How do We Deal with a Dead Topped Azalea?

It seems so very common, azaleas that lose their tops. A stressed out azalea will often give up what it cares about least, which is its crown. But then it can be troublesome to recreate what was there.

This tree came into the yard recently with just this problem. If anything, it was a severe case, as the dead top had created two shari lines down the tree, front and back, like a juniper or pine might have. So during a Seasonal Workshop we unpuzzled this mess with the following solution…

Enjoy our photo essay of this Satsuki remake-

A Satsuki azalea that lost its top.

The front of the tree is all dead now, one long shari line from roots to top.

Removing one side of its branches…

Here is the dead area, the chalk line roughly tracing the living tissue which is to the right of the line.

…and our solution comes out of the box…

Removing half the tree, so that we might root the sides of it and make a raft style.

The tree in the training container, laid down on its side to create a raft—with the branches rising up to become trunks.

Placing muck on the rootball. Eventually this root mass will be entirely removed, after roots coming from the sides of the prostrate trunk have taken over.

Placing sphagnum on the area we want to root. We did use some rooting hormone, although azaleas root quite easily.

This is the only ‘as it looks today’ shot I have, so I’ll try to circle around to this azalea in the future-

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  1. tangobunny says:

    Michael–that is amazing–enjoyed this so much. Want to come take a class when I retire for the second time! -Bunny

  2. Ray says:

    I have just that stiuation. Thanks for a timely tip Michael.

  3. Yani says:

    Wonderful showcase and spirit of not giving up on a tree with potential! Thank you.. I have a question as I have a Chinese Elm about 30 years old- a couple of years ago our watering system failed while on a trip and I had major sections of the crown and side branches loose their leaves. At some point I got some spikes of the ends but they didn’t last. Now the tree after much TLC is making its way back. I was wondering if you had suggestions as how to propagate growth through some of the deadwood on the tree or should I just trim it off and thread graft from another tree? It’s my prize with a 4″ trunch and 24″ canopy about 30″ tall. The second branch that is the issue is about 1.25″ in diameter and there is live wood about 1.5″ away from the trunk. I have been fertilizing very well and have solid dense growth all over. Other thought was to halfcut leaves all over at and redirect energy to the wounded branch…Any recommendations?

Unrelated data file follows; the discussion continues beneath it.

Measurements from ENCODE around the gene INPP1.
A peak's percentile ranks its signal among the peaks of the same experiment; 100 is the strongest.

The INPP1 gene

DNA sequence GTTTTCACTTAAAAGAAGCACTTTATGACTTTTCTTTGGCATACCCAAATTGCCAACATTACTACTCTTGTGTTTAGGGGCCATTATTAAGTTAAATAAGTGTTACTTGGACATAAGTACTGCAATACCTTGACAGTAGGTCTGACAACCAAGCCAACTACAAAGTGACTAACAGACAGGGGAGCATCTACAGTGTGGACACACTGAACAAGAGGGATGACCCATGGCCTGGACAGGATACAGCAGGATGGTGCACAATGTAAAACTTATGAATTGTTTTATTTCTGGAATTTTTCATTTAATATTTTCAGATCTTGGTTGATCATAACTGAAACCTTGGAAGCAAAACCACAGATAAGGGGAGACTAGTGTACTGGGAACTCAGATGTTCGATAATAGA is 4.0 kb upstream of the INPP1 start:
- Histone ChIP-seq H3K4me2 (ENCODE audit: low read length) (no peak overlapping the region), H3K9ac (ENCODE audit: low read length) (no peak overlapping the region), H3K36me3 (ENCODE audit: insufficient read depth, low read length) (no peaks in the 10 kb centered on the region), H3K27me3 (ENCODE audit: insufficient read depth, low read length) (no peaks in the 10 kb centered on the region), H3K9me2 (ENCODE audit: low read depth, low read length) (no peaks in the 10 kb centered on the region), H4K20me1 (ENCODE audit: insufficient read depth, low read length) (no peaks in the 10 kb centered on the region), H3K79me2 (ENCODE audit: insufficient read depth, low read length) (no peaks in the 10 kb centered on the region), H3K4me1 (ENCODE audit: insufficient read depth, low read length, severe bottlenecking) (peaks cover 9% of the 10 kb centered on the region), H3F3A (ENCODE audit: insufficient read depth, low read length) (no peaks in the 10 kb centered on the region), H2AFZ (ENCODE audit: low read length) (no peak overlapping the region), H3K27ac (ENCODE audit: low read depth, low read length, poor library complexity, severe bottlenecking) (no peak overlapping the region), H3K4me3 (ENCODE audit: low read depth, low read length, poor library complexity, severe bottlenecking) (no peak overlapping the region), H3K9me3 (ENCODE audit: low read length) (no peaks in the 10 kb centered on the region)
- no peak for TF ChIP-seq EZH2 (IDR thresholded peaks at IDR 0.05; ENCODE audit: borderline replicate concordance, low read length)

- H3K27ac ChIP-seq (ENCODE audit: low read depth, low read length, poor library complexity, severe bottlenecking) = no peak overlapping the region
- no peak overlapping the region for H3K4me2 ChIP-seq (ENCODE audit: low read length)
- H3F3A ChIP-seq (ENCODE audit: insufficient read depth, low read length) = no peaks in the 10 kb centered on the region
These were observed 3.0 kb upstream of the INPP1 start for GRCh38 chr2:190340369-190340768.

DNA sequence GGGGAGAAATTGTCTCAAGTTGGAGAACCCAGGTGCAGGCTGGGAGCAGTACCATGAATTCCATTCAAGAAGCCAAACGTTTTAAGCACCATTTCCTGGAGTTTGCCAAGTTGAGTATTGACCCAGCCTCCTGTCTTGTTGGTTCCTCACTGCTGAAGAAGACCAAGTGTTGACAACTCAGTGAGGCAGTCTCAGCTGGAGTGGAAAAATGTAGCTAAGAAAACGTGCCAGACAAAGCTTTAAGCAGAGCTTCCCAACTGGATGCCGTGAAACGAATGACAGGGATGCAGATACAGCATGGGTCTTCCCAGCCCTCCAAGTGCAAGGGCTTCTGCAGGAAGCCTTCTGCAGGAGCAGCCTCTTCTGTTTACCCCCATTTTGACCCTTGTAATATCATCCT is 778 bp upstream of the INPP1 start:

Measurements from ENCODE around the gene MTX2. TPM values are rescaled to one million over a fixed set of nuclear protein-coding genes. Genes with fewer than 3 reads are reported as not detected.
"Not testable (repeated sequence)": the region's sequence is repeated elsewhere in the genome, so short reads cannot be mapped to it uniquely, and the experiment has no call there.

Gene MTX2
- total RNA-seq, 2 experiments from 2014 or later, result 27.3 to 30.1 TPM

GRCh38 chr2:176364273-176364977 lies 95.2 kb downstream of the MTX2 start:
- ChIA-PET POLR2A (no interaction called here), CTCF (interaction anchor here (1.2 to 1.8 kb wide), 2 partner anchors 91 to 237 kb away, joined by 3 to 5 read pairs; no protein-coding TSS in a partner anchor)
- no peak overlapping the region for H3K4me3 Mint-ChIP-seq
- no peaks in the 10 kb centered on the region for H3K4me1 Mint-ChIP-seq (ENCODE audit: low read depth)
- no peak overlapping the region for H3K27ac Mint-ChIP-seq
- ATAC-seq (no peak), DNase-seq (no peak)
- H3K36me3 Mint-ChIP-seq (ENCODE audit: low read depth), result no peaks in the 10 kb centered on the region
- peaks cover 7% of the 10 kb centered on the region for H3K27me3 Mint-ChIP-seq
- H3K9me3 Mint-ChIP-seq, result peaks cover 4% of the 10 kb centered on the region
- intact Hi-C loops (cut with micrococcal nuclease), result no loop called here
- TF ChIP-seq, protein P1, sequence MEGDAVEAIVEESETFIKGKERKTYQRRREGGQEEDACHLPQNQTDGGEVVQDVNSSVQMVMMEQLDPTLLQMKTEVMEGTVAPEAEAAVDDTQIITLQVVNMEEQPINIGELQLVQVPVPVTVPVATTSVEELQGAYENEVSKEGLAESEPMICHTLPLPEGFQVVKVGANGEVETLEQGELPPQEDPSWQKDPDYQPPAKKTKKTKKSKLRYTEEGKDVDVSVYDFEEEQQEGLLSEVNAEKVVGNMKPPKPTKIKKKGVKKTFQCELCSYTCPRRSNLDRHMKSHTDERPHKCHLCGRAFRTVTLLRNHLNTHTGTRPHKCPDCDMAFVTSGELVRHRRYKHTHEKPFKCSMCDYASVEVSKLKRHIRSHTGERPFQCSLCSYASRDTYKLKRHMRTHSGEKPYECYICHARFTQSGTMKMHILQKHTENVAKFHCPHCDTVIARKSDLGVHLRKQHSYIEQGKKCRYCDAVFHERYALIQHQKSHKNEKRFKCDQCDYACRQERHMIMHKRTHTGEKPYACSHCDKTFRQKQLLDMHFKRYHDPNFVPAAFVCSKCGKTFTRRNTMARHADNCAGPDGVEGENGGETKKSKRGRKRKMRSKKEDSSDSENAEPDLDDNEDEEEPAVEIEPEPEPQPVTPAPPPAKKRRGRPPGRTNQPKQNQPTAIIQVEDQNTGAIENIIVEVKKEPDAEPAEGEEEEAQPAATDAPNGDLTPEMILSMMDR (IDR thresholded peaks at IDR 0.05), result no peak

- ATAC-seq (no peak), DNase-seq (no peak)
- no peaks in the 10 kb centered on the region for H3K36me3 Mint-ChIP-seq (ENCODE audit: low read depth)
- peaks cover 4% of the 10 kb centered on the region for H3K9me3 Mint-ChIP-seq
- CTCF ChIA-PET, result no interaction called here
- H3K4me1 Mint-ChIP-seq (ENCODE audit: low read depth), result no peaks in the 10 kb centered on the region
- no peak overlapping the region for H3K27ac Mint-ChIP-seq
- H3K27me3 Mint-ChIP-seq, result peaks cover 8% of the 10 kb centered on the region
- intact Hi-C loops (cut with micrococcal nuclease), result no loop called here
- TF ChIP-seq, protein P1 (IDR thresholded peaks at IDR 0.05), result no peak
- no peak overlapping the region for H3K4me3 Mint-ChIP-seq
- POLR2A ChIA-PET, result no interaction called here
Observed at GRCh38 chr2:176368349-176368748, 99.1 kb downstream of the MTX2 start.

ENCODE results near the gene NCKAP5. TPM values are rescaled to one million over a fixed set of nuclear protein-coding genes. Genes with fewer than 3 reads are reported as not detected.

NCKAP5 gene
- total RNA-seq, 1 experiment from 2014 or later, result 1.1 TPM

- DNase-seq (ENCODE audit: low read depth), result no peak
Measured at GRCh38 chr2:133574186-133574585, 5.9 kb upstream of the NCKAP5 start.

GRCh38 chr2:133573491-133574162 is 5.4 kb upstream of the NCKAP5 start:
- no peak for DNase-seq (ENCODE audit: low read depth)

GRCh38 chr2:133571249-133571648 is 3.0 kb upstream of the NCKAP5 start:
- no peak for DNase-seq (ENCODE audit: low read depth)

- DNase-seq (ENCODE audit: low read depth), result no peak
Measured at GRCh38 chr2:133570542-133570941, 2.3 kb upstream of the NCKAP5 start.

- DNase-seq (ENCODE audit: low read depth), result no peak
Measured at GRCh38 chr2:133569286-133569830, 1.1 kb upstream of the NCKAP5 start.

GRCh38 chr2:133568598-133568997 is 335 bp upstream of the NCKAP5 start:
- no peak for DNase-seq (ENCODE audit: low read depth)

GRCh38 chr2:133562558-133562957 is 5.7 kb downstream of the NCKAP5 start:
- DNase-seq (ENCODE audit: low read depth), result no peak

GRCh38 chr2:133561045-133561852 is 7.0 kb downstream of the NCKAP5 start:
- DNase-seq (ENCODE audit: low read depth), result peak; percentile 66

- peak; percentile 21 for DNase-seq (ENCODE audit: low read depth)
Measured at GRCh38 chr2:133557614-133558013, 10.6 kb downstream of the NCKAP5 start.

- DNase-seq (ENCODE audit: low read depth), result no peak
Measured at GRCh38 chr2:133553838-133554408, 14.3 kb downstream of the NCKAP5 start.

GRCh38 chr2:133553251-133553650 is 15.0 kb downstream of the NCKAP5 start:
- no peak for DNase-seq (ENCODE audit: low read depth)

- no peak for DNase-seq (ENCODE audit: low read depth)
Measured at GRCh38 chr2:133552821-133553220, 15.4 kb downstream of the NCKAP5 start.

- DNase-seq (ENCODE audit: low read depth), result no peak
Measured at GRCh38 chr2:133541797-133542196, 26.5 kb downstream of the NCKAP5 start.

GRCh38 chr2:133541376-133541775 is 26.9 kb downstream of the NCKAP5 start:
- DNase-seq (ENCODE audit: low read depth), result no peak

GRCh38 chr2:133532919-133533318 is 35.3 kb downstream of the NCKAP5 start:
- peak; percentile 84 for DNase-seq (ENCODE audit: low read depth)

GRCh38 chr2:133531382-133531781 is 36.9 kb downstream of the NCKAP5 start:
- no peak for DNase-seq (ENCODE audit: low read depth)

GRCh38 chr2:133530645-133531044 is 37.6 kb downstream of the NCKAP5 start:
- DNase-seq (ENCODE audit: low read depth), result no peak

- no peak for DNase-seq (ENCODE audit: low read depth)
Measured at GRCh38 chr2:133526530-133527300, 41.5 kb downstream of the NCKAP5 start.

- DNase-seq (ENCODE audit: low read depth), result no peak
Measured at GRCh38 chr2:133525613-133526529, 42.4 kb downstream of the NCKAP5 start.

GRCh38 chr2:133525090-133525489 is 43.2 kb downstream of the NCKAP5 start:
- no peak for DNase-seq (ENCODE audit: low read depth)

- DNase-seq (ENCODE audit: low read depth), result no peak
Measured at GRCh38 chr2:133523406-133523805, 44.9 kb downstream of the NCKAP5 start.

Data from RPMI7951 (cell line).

• crataegus says:

      It’s good news that it’s making its way back. I’d keep nudging it forward, repot it if it’s been a while to keep up the momentum, and now that it’s really strong again prune back on the strong areas and leave the weak one alone. That will strengthen it. Leaf pruning will help too. I think you have the right idea.

  4. endsurg says:

    Great instruction. Never saw an azalea raft before. How deep should the cut go? How come roots in muck don’t rot? Did you cover the root ball that was out of the soil? How do you know when the roots have developed enough to cut off the root ball?

    • crataegus says:

      We just stimulated the cambium on the trunk, we didn’t cut anything. If I understand your question. Later the whole trunk at the base will come off. For now, the sides of the root mass are covered in muck, the water comes in through the top of what used to be the side of the root system. Hope that makes sense. The muck won’t rot the roots. Roots generally grow into it. We’ll definitely investigate by pulling away the moss to see that we have enough roots growing out before cutting the lower trunk off. And one can go slowly with that too, nibbling at it like a beaver.

  5. Lance says:

    Wish there were more progression pics, but sweet post Michael! I have an old Satsuki with the same issue, albeit not as severe. Throwing it on its side never occurred to me, but I’m more of a horticulturist than an artist….Weird great stuff!

  6. says:

    Hi Michael, one question: after flowering we prune the azaleas. Can we also repot them then? Or after pruning we should wait until next year to repot them? What’s your experience in this?

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